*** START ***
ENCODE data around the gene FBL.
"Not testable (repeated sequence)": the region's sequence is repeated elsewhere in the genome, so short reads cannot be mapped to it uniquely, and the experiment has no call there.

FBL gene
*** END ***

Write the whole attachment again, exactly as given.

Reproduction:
ENCODE data around the gene FBL.
"Not testable (repeated sequence)": the region's sequence is repeated elsewhere in the genome, so short reads cannot be mapped to it uniquely, and the experiment has no call there.

FBL gene